Another Christmas has come and gone, and this year, I must say, has been really fantastic!
We started our Christmas a little early this year. Now, although in Western society it is common to exchange gifts on Christmas Day, here in Russia, the western tradition of Christmas on Dec 25th is not seen as a religious holiday, and for Russians, Dec 25th is a normal work day.
So as mama goes to her regular job at the kindergarden before the sun rises each morning, we decided to do our gift giving last night.
Without going into details of who got what, I will just say this: That last night was the best Christmas Eve I have had in some years.
Now getting onto the food, which is everyone’s favorite. Without a doubt, the Christmas celebration (or as my sister calls it “Festival Of The Feasts“), is about the one time of year when one can get together with family and friends and eat them out of house and home) 🙂
Yesterday, we started the food preparation later in the day. I started with my famous Pork Roast. Now, I will say here that finding a market that sells pork with the crackle on it (the skin) is really hard to come by, just as it in the US. (I guess this brilliant idea comes courtesy of the Heart Foundation). But in my opinion, the crackle is one of the best parts of having a roast pork to begin with. Not only is the crackle good to eat (if done right), but it also seals in the natural flavor and juices of the meat.
Okay, so my famous pork roast is a trade secret, and I wont give away any details on what I use in the preparation, but to give you all a hint, I use around a dozen secret herbs, spices and sauces in my recipe 🙂 Needless to say, the end result is nothing short of spectacular (not my words, but the words of everyone who has had the fun of trying my home cooking)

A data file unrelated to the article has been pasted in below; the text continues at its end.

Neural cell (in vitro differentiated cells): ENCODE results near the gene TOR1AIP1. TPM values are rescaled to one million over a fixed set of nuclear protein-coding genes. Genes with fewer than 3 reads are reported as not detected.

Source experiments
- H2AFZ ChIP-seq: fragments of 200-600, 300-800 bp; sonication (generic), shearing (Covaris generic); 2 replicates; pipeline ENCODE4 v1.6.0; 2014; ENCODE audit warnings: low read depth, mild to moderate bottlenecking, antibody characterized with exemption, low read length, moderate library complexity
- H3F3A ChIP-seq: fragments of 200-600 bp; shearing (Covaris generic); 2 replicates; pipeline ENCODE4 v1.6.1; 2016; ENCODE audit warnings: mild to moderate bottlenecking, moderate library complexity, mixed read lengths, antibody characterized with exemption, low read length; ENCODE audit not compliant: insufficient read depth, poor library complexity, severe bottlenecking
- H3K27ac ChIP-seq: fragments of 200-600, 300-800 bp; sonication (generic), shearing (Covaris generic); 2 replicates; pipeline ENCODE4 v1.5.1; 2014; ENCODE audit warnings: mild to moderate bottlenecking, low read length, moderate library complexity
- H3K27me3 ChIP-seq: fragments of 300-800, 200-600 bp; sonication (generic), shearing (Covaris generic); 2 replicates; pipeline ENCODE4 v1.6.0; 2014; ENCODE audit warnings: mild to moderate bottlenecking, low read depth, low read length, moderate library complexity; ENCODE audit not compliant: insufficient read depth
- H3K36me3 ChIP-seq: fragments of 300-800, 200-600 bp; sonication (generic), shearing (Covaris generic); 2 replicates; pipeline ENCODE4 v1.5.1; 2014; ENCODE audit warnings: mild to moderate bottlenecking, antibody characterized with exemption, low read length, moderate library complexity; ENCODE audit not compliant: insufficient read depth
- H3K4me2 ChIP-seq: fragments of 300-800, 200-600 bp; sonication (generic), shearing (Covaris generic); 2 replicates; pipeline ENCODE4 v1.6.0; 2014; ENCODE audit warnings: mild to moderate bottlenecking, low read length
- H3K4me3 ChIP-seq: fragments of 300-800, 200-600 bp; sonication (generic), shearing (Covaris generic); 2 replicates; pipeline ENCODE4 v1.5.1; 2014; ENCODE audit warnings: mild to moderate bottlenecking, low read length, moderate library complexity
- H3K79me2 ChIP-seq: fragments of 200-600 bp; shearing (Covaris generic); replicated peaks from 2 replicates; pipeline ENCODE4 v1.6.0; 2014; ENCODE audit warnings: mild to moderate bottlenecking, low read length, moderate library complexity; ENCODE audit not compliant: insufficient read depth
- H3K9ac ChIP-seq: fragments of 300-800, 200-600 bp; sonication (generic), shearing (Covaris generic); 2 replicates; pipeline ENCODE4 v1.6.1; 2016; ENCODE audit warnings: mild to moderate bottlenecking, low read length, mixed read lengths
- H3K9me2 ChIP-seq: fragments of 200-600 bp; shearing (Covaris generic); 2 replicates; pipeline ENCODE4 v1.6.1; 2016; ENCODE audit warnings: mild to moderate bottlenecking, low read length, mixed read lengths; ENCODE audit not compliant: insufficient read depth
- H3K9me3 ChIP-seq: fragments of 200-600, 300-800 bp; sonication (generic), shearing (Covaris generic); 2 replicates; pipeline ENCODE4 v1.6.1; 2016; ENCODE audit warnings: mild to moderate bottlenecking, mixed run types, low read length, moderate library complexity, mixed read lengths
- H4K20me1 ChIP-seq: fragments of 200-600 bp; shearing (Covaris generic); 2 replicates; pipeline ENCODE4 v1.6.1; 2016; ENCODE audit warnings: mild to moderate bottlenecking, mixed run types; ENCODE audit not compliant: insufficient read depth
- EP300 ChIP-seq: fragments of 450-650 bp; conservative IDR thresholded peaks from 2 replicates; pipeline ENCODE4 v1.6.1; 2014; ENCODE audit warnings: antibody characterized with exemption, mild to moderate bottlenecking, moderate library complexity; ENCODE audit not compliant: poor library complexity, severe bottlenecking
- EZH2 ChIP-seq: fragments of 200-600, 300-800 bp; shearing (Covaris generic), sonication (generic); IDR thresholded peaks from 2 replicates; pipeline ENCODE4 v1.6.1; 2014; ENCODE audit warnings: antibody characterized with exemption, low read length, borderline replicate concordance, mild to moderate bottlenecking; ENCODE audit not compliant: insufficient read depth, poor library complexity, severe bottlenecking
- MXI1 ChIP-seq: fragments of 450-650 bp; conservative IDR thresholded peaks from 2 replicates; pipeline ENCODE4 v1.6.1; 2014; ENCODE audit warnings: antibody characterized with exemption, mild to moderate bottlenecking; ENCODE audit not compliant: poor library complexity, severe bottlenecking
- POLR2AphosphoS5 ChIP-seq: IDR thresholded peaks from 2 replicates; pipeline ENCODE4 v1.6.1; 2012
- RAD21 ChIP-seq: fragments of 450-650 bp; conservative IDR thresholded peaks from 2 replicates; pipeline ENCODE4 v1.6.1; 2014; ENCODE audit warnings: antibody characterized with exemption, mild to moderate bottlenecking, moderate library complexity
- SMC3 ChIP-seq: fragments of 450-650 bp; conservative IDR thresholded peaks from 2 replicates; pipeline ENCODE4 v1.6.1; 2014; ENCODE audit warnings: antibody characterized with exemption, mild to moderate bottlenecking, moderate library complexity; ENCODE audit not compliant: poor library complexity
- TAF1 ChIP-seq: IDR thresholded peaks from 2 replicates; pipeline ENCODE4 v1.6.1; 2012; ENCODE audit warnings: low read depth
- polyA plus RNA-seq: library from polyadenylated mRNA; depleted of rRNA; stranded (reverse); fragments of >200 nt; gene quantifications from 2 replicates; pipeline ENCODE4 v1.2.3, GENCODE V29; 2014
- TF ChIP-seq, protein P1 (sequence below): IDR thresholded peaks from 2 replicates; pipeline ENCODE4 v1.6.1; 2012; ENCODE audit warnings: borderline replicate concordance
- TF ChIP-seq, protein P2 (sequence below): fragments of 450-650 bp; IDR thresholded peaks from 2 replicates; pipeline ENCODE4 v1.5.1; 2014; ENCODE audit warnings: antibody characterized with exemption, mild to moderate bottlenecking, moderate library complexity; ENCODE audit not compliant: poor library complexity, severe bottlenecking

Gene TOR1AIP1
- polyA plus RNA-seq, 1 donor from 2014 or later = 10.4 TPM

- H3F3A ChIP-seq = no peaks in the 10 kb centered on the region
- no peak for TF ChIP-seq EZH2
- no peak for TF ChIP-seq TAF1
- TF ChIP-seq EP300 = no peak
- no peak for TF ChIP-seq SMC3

Now comes the gravy. Gravy is not a big thing here in Russia, but this year it was part of our new tradition.
To make the gravy I use the juices from the roast. Pour this into a pan and bring it to the boil over a low heat. Mix some flour and water and add this to the gravy, stirring continuously until done. Add salt to taste, but really you don’t need any extras if you have done this right.
Now comes the part which we all love. The Pumpkin Pie. This is my own recipe so try it and see if yours turns out the same.
Although some online recipes tell you to use molasses or a cream substitute, I came up with this brilliance when I discovered that here in Russia such items are pretty much non-existant.
Pre-heat your oven to 220 degrees.
BASE: For the base lets start with the basics:
250 grams plain flour
4 large eggs
60 ml cold water
125 grams unsalted butter
1 tablespoon sugar
1/2 teaspoon salt
Blend ingredients until you have a thick batter. Batter is properly mixed when it has a thick texture. Spread evenly in a pie dish and put in fridge for about an hour. (or put in freezer for half an hour). (This will let the base give a firmer texture and easier for your baking).
Next, lets go onto the filling. What I use here is:
1 large pumpkin
3 large eggs
1 can sweetened condensed milk
1 teaspoon cinnamon
1 teaspoon ginger
1/2 teaspoon vanilla sugar
Cut the pumpkin into small pieces and place in a large pot. Boil pumpkin until tender. Once tender, take off heat and allow to cool. Next, peel the pumpkin and put into a blender. Add eggs, sweetened condensed milk, cinnamon, ginger and vanilla sugar. Whisk until well blended and thick.
Next up, pour the puree evenly over the pie crust until you have a thick layer. Place in oven. Cook for approx 30 minutes until done. Pie will be done when you can stick a knife in the center and it comes out clean.
Serve with instant whipped cream.